The early “10-0 to New England” talk from two weeks ago has subsided with the scare the one win Saint Louis Rams gave the undefeated New Orleans Saints this past Sunday.
After last week, a one-and-eight opponent is as worrisome to Saints fans in 2009 as third-and-one for a first down was for them in 2008.
And while the game on everyone’s mind is against the vaunted New England Patriots, a team the Saints play at home only once every eight years, the seemingly lowly Tampa Bay Buccaneers is a far more important opponent than the supermen of the northeast if only because of the post-season consequences.
Though the Saints are virtually a lock to win the NFC South as the Atlanta Falcons trail the Black and Gold by 4.5 games with only 7 left in the season, the Dirty Birds are still in contention and if they were to run the tables and the Saints were to collapse then the division record tie-breaker could drop New Orleans to wild-card status.
I know this is as likely as Jonathan Sullivan being inducted into the Saints Hall of Fame but I’m also the kind of Saints fan that won’t yell “Who Dat” at a game until it’s practically over.
I’ve seen the Joe Montana-era Forty-Niners do far too many dreadful things to the Saints of my youth to take anything for granted.
The Tampa Bay contest counts more than the New England MNF match-up because it’s a conference game. Currently the Saints have a one game lead over the Minnesota Vikings for home-field advantage in the NFC. Unfortunately for the Saints, Minnesota’s single loss is to an AFC opponent so in the event the Saints lose to the Buccaneers and the Vikings win on Sunday, New Orleans would drop to second in the NFC because of the conference tie-breaker rule.
Despite struggling with turnover and failing to make first downs late in the game against the Rams, the New Orleans Saints have the top offense in the NFL. Tampa Bay has the 28th ranked offense. The Saints’ defensive woes have them rated 21st in defense, though the squad is still better than the 29th ranked defense. The Buccaneers rank 25th in points scored with an average of 17.4 per game.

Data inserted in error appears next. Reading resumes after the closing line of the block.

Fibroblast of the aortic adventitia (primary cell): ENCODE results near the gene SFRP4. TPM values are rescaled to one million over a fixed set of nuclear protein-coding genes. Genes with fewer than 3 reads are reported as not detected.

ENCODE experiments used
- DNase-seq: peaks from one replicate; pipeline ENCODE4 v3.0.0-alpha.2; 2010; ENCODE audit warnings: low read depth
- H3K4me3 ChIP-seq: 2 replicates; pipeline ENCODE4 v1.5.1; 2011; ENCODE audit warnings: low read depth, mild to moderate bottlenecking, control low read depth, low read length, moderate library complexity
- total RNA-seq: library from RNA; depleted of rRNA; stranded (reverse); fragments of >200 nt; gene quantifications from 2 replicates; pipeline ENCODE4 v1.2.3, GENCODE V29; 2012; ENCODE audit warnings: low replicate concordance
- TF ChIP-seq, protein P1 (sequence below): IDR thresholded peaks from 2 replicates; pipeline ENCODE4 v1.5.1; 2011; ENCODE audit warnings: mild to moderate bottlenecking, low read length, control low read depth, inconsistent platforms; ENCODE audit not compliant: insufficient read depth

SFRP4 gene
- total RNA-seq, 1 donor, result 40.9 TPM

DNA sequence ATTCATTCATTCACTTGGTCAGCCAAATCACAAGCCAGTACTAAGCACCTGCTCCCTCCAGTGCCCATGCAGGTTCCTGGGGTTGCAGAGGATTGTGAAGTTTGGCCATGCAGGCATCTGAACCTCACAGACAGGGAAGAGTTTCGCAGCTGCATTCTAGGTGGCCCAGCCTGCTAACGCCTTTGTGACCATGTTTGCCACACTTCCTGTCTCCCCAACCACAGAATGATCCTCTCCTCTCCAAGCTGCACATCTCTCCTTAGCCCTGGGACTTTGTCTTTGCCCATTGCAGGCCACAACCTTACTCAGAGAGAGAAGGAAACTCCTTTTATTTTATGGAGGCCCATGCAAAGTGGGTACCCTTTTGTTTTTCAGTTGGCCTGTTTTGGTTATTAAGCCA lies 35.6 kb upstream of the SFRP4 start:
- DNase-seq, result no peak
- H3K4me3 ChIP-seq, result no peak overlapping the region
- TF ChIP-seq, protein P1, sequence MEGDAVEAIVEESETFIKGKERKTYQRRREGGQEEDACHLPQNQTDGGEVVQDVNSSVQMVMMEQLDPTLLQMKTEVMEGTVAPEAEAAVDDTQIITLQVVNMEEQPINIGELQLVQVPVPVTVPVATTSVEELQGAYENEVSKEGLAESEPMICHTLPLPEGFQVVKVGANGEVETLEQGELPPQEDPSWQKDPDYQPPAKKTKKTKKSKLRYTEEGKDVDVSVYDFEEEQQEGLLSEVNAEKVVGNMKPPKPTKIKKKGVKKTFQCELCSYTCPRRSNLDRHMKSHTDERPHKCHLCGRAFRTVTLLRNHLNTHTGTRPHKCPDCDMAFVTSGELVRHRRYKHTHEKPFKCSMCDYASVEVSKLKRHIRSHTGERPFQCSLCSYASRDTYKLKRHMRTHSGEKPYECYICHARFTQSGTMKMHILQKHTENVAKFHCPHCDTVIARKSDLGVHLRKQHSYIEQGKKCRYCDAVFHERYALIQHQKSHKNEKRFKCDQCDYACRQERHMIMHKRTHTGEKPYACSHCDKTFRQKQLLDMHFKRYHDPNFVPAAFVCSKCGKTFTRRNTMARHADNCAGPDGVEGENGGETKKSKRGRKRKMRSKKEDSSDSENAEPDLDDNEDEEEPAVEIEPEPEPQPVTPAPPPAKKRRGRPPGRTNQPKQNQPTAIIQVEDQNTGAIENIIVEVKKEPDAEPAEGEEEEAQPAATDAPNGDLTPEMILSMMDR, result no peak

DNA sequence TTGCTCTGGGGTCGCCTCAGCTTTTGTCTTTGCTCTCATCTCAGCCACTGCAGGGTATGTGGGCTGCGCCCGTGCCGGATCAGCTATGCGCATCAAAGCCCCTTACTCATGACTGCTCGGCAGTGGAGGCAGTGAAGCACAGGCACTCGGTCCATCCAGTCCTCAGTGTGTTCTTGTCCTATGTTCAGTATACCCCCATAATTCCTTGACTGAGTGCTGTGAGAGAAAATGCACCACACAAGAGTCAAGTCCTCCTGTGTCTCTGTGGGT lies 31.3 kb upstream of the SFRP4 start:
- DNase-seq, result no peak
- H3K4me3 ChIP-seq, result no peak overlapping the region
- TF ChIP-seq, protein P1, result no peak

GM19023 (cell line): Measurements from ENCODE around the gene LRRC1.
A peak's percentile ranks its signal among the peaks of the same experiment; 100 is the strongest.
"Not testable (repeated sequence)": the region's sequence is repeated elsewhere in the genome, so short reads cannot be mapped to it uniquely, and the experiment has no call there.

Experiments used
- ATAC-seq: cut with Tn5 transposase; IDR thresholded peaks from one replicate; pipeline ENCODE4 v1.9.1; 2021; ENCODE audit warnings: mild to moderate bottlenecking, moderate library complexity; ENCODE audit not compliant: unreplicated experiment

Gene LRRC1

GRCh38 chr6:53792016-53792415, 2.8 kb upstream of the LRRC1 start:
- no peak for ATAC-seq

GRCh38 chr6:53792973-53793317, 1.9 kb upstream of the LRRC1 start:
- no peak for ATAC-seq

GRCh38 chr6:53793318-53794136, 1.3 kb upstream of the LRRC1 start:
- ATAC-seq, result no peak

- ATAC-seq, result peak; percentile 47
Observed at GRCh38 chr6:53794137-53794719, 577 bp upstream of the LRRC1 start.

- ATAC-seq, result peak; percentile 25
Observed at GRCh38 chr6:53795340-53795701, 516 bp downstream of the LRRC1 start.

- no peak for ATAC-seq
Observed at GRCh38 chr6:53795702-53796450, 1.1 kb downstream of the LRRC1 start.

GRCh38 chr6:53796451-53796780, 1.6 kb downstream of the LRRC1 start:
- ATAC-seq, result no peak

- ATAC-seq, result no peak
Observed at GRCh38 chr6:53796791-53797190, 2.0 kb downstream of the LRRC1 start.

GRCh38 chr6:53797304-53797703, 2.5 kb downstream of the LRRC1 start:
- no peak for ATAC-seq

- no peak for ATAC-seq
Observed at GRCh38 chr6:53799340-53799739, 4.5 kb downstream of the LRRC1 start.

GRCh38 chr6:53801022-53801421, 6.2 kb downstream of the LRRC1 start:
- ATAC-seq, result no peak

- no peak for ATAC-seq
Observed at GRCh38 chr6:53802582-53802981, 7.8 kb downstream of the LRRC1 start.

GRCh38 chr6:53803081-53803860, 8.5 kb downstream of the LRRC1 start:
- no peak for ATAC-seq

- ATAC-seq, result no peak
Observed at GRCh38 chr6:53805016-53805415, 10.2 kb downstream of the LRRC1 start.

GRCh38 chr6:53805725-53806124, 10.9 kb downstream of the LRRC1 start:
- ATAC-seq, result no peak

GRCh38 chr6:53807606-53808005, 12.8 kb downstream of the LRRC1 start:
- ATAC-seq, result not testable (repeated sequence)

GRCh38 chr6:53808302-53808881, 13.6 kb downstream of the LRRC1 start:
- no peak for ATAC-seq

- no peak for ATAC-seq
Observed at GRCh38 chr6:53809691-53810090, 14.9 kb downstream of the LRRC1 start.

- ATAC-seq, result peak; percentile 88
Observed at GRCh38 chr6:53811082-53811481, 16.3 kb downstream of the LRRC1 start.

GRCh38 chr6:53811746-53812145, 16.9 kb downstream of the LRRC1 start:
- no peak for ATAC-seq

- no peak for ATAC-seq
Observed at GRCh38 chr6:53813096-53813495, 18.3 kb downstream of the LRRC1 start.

Saints quarterback Drew Brees needs to be wary of cornerback Aquib Talib, who has snagged 5 interceptions this season, 2 fewer than Saints safety Darren Sharper.
The Black and Gold defense needs to contain tight end Kellen Winslow, who leads the Buccaneers in receptions with 42 (twice as many than the team’s second leading receiver) and in yards with 454. Winslow also leads the team in touchdowns scored with 5.
The good news is that Tampa Bay’s running game isn’t as fearsome as that of the Saints’ last three opponents. The Buccaneers’ leading running back is Cadillac Williams with 418 yards, averaging an unimpressive 3.9 yards per carry. Williams’s longest run for the season is 35 yards so the Saints’ first-half run defense won’t be as challenged as they were against the likes of Michael Turner, Ricky Williams, DeAngelo Williams and Steven Jackson.